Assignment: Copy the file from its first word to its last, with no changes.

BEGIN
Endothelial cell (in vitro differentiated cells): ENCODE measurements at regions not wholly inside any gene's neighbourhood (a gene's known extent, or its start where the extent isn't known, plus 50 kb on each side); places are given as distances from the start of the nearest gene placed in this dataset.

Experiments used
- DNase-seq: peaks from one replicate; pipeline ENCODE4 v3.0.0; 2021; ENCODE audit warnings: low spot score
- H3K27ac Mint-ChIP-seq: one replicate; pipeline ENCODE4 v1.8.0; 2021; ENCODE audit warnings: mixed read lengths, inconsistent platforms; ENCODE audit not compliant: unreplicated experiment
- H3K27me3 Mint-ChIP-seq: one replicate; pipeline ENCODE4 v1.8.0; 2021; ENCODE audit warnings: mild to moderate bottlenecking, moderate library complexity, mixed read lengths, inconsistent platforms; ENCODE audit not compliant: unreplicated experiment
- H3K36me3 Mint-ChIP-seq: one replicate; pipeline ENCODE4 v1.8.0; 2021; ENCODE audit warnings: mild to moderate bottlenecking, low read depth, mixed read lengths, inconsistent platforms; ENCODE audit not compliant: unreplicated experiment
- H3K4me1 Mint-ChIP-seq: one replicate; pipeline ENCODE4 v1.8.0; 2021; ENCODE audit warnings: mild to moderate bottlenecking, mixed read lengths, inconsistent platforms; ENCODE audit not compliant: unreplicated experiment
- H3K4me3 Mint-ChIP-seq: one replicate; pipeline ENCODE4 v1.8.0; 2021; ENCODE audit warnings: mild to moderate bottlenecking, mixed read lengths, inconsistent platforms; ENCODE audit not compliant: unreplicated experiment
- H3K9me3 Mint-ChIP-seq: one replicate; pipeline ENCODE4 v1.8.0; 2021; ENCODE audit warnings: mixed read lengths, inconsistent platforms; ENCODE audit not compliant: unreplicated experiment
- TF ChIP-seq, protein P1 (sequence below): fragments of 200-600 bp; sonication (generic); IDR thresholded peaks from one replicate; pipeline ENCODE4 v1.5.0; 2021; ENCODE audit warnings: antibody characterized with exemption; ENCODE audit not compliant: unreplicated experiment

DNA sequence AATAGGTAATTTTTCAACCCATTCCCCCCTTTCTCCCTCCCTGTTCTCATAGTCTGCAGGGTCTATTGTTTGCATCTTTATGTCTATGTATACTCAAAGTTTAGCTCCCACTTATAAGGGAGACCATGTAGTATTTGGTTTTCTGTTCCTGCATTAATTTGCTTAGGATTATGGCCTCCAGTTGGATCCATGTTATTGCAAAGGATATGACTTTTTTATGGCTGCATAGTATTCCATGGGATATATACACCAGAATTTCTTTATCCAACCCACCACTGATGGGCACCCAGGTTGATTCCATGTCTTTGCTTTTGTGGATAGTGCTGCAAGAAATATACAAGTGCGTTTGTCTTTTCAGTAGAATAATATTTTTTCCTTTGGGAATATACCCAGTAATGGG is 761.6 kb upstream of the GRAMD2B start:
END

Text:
Endothelial cell (in vitro differentiated cells): ENCODE measurements at regions not wholly inside any gene's neighbourhood (a gene's known extent, or its start where the extent isn't known, plus 50 kb on each side); places are given as distances from the start of the nearest gene placed in this dataset.

Experiments used
- DNase-seq: peaks from one replicate; pipeline ENCODE4 v3.0.0; 2021; ENCODE audit warnings: low spot score
- H3K27ac Mint-ChIP-seq: one replicate; pipeline ENCODE4 v1.8.0; 2021; ENCODE audit warnings: mixed read lengths, inconsistent platforms; ENCODE audit not compliant: unreplicated experiment
- H3K27me3 Mint-ChIP-seq: one replicate; pipeline ENCODE4 v1.8.0; 2021; ENCODE audit warnings: mild to moderate bottlenecking, moderate library complexity, mixed read lengths, inconsistent platforms; ENCODE audit not compliant: unreplicated experiment
- H3K36me3 Mint-ChIP-seq: one replicate; pipeline ENCODE4 v1.8.0; 2021; ENCODE audit warnings: mild to moderate bottlenecking, low read depth, mixed read lengths, inconsistent platforms; ENCODE audit not compliant: unreplicated experiment
- H3K4me1 Mint-ChIP-seq: one replicate; pipeline ENCODE4 v1.8.0; 2021; ENCODE audit warnings: mild to moderate bottlenecking, mixed read lengths, inconsistent platforms; ENCODE audit not compliant: unreplicated experiment
- H3K4me3 Mint-ChIP-seq: one replicate; pipeline ENCODE4 v1.8.0; 2021; ENCODE audit warnings: mild to moderate bottlenecking, mixed read lengths, inconsistent platforms; ENCODE audit not compliant: unreplicated experiment
- H3K9me3 Mint-ChIP-seq: one replicate; pipeline ENCODE4 v1.8.0; 2021; ENCODE audit warnings: mixed read lengths, inconsistent platforms; ENCODE audit not compliant: unreplicated experiment
- TF ChIP-seq, protein P1 (sequence below): fragments of 200-600 bp; sonication (generic); IDR thresholded peaks from one replicate; pipeline ENCODE4 v1.5.0; 2021; ENCODE audit warnings: antibody characterized with exemption; ENCODE audit not compliant: unreplicated experiment

DNA sequence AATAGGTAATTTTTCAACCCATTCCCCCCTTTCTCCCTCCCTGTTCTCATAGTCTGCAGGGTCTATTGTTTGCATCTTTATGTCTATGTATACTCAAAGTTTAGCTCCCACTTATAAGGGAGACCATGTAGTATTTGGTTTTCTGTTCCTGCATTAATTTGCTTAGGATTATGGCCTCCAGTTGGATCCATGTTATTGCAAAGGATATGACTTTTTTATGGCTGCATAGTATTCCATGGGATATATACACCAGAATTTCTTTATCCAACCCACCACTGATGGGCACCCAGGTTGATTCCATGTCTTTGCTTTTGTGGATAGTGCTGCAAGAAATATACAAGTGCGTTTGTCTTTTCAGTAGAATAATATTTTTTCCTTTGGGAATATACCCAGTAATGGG is 761.6 kb upstream of the GRAMD2B start: